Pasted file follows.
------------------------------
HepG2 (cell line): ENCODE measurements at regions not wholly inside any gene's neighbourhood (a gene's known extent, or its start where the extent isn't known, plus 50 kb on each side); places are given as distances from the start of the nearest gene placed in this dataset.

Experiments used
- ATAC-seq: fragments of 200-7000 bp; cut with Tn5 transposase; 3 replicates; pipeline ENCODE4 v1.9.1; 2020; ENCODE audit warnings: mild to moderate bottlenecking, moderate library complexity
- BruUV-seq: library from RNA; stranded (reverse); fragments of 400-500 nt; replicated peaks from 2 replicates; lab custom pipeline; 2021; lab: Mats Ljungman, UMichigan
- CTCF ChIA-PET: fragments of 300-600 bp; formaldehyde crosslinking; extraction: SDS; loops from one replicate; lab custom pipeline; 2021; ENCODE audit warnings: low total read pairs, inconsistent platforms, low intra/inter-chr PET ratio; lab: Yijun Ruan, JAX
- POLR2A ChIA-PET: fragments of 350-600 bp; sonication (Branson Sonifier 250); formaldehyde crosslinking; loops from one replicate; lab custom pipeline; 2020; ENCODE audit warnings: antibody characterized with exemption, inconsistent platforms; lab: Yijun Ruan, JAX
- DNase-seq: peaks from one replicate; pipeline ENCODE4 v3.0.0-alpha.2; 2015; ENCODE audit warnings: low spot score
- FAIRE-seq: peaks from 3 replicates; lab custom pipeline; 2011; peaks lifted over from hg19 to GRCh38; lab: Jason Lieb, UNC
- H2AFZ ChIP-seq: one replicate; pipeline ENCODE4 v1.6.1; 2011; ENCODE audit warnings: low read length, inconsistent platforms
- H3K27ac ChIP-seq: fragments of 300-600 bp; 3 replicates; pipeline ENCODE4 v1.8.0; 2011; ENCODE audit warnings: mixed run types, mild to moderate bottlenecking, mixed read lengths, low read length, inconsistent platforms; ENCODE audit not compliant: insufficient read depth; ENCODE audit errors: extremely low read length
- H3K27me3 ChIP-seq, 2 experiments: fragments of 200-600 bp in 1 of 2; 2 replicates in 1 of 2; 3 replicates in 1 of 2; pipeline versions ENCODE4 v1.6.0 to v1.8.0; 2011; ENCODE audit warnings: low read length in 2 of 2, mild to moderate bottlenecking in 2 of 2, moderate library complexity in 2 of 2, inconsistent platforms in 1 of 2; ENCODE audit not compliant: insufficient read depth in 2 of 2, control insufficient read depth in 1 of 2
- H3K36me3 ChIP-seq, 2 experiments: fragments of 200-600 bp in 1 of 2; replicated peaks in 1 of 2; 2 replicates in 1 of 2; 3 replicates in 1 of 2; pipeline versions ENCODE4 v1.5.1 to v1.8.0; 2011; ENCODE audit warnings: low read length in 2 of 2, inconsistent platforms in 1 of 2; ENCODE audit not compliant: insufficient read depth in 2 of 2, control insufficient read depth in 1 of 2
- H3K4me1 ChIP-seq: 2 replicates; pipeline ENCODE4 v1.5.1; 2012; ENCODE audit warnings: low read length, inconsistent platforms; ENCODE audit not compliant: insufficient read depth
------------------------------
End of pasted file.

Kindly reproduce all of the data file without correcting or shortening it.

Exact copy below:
HepG2 (cell line): ENCODE measurements at regions not wholly inside any gene's neighbourhood (a gene's known extent, or its start where the extent isn't known, plus 50 kb on each side); places are given as distances from the start of the nearest gene placed in this dataset.

Experiments used
- ATAC-seq: fragments of 200-7000 bp; cut with Tn5 transposase; 3 replicates; pipeline ENCODE4 v1.9.1; 2020; ENCODE audit warnings: mild to moderate bottlenecking, moderate library complexity
- BruUV-seq: library from RNA; stranded (reverse); fragments of 400-500 nt; replicated peaks from 2 replicates; lab custom pipeline; 2021; lab: Mats Ljungman, UMichigan
- CTCF ChIA-PET: fragments of 300-600 bp; formaldehyde crosslinking; extraction: SDS; loops from one replicate; lab custom pipeline; 2021; ENCODE audit warnings: low total read pairs, inconsistent platforms, low intra/inter-chr PET ratio; lab: Yijun Ruan, JAX
- POLR2A ChIA-PET: fragments of 350-600 bp; sonication (Branson Sonifier 250); formaldehyde crosslinking; loops from one replicate; lab custom pipeline; 2020; ENCODE audit warnings: antibody characterized with exemption, inconsistent platforms; lab: Yijun Ruan, JAX
- DNase-seq: peaks from one replicate; pipeline ENCODE4 v3.0.0-alpha.2; 2015; ENCODE audit warnings: low spot score
- FAIRE-seq: peaks from 3 replicates; lab custom pipeline; 2011; peaks lifted over from hg19 to GRCh38; lab: Jason Lieb, UNC
- H2AFZ ChIP-seq: one replicate; pipeline ENCODE4 v1.6.1; 2011; ENCODE audit warnings: low read length, inconsistent platforms
- H3K27ac ChIP-seq: fragments of 300-600 bp; 3 replicates; pipeline ENCODE4 v1.8.0; 2011; ENCODE audit warnings: mixed run types, mild to moderate bottlenecking, mixed read lengths, low read length, inconsistent platforms; ENCODE audit not compliant: insufficient read depth; ENCODE audit errors: extremely low read length
- H3K27me3 ChIP-seq, 2 experiments: fragments of 200-600 bp in 1 of 2; 2 replicates in 1 of 2; 3 replicates in 1 of 2; pipeline versions ENCODE4 v1.6.0 to v1.8.0; 2011; ENCODE audit warnings: low read length in 2 of 2, mild to moderate bottlenecking in 2 of 2, moderate library complexity in 2 of 2, inconsistent platforms in 1 of 2; ENCODE audit not compliant: insufficient read depth in 2 of 2, control insufficient read depth in 1 of 2
- H3K36me3 ChIP-seq, 2 experiments: fragments of 200-600 bp in 1 of 2; replicated peaks in 1 of 2; 2 replicates in 1 of 2; 3 replicates in 1 of 2; pipeline versions ENCODE4 v1.5.1 to v1.8.0; 2011; ENCODE audit warnings: low read length in 2 of 2, inconsistent platforms in 1 of 2; ENCODE audit not compliant: insufficient read depth in 2 of 2, control insufficient read depth in 1 of 2
- H3K4me1 ChIP-seq: 2 replicates; pipeline ENCODE4 v1.5.1; 2012; ENCODE audit warnings: low read length, inconsistent platforms; ENCODE audit not compliant: insufficient read depth